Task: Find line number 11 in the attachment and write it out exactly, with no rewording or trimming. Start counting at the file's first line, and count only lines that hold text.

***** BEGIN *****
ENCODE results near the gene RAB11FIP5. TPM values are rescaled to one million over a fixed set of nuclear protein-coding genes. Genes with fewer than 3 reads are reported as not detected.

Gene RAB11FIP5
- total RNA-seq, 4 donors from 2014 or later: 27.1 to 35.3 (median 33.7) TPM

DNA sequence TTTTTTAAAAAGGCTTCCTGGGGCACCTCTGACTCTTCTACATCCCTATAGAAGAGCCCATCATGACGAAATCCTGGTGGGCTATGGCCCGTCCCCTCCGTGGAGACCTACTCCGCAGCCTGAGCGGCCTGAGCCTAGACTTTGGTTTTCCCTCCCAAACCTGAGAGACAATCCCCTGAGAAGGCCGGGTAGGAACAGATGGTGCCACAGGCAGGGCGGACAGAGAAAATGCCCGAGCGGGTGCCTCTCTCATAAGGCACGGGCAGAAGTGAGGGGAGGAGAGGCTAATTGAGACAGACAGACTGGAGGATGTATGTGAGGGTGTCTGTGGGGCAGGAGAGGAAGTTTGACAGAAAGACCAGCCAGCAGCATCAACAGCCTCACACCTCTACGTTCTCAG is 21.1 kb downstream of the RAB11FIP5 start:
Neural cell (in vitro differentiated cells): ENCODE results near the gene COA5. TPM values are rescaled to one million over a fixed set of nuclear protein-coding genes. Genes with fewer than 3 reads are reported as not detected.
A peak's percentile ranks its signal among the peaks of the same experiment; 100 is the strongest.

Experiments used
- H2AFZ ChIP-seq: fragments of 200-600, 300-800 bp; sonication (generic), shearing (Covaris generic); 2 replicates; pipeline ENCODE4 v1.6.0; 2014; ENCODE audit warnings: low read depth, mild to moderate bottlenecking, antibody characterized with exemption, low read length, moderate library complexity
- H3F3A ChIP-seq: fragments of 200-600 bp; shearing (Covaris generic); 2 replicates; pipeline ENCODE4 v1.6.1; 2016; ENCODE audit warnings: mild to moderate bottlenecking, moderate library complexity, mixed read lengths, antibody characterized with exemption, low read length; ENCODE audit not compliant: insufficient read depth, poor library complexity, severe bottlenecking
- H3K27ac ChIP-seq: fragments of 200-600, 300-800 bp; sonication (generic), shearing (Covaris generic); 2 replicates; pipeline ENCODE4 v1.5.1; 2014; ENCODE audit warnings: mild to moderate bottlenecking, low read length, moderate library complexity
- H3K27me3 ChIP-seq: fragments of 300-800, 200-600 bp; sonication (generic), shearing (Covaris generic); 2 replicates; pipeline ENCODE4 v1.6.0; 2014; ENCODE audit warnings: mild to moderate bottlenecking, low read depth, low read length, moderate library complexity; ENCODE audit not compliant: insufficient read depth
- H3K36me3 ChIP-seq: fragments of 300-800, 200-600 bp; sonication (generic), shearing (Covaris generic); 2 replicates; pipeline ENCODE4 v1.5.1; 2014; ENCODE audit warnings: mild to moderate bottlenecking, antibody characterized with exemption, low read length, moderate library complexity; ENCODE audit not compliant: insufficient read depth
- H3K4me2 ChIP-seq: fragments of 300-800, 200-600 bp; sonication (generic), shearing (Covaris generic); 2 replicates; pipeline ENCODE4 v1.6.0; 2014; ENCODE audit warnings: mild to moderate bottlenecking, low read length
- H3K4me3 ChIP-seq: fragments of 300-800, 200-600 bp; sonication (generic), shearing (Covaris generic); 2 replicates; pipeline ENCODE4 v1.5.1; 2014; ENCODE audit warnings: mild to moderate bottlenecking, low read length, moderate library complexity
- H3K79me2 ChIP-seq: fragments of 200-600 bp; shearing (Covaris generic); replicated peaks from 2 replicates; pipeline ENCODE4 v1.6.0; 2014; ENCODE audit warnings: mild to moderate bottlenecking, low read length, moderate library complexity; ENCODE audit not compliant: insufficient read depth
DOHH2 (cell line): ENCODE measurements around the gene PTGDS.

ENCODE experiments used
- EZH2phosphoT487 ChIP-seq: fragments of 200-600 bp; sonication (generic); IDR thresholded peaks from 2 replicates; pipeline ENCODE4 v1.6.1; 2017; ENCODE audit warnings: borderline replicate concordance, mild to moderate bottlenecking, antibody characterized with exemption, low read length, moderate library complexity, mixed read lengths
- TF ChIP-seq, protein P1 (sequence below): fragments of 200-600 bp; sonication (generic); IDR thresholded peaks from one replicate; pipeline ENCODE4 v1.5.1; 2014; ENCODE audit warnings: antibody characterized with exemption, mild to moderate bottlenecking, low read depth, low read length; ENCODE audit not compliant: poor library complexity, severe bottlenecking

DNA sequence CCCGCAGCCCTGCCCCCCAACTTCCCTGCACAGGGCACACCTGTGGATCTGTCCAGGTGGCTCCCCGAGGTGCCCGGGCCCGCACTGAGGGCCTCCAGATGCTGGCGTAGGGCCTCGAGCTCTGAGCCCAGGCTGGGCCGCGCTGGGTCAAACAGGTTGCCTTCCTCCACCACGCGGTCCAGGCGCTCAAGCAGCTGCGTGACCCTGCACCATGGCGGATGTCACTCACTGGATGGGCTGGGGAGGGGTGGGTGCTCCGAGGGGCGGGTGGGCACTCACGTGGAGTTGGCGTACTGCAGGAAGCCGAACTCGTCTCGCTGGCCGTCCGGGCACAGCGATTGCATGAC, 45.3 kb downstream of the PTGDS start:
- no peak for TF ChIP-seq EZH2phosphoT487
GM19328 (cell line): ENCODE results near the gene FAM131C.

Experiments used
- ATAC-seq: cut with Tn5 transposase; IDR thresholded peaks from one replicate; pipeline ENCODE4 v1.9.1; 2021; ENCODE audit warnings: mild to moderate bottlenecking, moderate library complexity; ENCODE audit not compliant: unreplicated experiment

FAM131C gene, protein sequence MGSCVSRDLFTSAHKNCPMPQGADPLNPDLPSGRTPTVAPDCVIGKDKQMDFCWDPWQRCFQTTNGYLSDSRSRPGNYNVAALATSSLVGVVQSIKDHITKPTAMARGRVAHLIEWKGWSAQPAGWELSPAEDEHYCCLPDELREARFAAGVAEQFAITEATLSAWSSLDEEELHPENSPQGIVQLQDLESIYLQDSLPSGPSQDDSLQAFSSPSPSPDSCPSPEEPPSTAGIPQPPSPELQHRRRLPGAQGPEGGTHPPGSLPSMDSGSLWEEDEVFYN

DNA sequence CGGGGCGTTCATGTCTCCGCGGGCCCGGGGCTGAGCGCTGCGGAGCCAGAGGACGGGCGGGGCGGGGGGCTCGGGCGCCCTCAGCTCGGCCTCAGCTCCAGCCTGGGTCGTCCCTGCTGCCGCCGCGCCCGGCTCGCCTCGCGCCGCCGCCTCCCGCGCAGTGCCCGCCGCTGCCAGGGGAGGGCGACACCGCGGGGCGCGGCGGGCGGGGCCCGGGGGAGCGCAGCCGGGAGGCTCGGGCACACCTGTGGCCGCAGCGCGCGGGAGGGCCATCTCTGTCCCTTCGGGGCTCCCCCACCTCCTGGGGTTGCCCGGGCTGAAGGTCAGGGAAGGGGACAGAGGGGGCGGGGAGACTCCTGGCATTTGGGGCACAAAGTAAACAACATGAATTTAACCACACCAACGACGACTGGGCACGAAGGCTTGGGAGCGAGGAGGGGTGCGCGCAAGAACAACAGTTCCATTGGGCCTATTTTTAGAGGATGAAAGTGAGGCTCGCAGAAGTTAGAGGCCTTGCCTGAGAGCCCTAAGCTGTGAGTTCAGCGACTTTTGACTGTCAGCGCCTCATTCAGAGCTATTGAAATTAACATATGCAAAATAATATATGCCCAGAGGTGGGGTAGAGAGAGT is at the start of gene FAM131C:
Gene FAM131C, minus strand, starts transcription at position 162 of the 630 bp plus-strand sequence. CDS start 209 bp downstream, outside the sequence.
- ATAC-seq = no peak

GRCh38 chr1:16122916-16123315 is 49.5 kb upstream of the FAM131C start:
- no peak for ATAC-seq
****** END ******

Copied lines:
- H3K27me3 ChIP-seq: fragments of 300-800, 200-600 bp; sonication (generic), shearing (Covaris generic); 2 replicates; pipeline ENCODE4 v1.6.0; 2014; ENCODE audit warnings: mild to moderate bottlenecking, low read depth, low read length, moderate library complexity; ENCODE audit not compliant: insufficient read depth